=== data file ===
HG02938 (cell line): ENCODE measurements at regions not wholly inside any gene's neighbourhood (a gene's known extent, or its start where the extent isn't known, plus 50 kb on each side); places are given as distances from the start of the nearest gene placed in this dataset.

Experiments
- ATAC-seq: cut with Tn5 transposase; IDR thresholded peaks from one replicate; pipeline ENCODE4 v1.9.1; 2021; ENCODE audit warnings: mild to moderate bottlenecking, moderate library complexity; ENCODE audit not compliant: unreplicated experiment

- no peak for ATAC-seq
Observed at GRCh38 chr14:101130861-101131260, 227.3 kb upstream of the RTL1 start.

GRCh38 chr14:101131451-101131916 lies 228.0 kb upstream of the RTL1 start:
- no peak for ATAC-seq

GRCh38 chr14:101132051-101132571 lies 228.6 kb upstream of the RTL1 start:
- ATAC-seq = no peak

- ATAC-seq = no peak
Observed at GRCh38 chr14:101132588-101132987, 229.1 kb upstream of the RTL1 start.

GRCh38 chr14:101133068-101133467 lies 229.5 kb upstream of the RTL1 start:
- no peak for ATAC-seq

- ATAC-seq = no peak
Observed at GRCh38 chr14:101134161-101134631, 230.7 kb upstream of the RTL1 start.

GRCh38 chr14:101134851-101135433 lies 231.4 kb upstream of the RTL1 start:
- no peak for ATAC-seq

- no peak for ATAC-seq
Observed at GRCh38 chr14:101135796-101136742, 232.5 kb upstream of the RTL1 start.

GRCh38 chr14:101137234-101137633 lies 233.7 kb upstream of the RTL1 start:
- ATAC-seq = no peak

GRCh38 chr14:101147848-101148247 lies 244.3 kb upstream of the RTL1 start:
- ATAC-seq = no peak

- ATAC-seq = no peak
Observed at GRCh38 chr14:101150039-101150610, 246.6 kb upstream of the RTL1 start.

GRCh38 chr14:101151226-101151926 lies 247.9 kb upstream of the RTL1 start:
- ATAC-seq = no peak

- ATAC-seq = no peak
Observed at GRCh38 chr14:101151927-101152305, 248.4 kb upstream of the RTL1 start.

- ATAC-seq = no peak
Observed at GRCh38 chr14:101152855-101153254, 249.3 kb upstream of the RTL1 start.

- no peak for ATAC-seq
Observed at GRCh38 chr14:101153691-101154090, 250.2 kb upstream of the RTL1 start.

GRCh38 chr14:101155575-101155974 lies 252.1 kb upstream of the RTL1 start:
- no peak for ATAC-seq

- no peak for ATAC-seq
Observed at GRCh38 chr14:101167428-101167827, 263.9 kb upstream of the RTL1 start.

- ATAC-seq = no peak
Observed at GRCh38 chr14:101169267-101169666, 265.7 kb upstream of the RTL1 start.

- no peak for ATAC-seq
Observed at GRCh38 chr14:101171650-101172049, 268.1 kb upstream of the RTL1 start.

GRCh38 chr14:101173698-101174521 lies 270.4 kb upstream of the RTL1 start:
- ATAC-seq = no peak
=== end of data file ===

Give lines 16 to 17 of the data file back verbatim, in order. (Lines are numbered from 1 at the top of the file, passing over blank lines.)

GRCh38 chr14:101134851-101135433 lies 231.4 kb upstream of the RTL1 start:
- no peak for ATAC-seq